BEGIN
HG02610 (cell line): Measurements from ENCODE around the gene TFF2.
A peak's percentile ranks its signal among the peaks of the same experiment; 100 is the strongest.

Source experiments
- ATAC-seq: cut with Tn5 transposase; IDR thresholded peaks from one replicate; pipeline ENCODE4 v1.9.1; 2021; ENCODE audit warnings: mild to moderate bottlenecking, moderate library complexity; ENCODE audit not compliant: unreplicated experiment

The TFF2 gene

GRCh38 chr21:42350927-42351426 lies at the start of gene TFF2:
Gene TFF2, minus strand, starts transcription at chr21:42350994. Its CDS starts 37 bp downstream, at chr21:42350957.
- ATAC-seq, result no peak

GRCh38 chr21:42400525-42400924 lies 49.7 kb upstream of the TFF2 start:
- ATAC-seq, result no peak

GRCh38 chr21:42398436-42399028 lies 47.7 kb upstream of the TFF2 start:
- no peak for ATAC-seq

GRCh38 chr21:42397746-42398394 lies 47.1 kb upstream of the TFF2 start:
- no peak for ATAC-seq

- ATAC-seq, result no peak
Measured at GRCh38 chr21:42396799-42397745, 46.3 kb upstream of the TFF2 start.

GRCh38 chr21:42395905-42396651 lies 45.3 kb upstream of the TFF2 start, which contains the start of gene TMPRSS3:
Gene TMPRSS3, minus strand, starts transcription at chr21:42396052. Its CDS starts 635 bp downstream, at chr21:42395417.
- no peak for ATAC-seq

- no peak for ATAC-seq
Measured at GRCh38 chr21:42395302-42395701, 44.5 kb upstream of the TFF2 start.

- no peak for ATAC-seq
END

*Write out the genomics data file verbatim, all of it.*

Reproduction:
HG02610 (cell line): Measurements from ENCODE around the gene TFF2.
A peak's percentile ranks its signal among the peaks of the same experiment; 100 is the strongest.

Source experiments
- ATAC-seq: cut with Tn5 transposase; IDR thresholded peaks from one replicate; pipeline ENCODE4 v1.9.1; 2021; ENCODE audit warnings: mild to moderate bottlenecking, moderate library complexity; ENCODE audit not compliant: unreplicated experiment

The TFF2 gene

GRCh38 chr21:42350927-42351426 lies at the start of gene TFF2:
Gene TFF2, minus strand, starts transcription at chr21:42350994. Its CDS starts 37 bp downstream, at chr21:42350957.
- ATAC-seq, result no peak

GRCh38 chr21:42400525-42400924 lies 49.7 kb upstream of the TFF2 start:
- ATAC-seq, result no peak

GRCh38 chr21:42398436-42399028 lies 47.7 kb upstream of the TFF2 start:
- no peak for ATAC-seq

GRCh38 chr21:42397746-42398394 lies 47.1 kb upstream of the TFF2 start:
- no peak for ATAC-seq

- ATAC-seq, result no peak
Measured at GRCh38 chr21:42396799-42397745, 46.3 kb upstream of the TFF2 start.

GRCh38 chr21:42395905-42396651 lies 45.3 kb upstream of the TFF2 start, which contains the start of gene TMPRSS3:
Gene TMPRSS3, minus strand, starts transcription at chr21:42396052. Its CDS starts 635 bp downstream, at chr21:42395417.
- no peak for ATAC-seq

- no peak for ATAC-seq
Measured at GRCh38 chr21:42395302-42395701, 44.5 kb upstream of the TFF2 start.

- no peak for ATAC-seq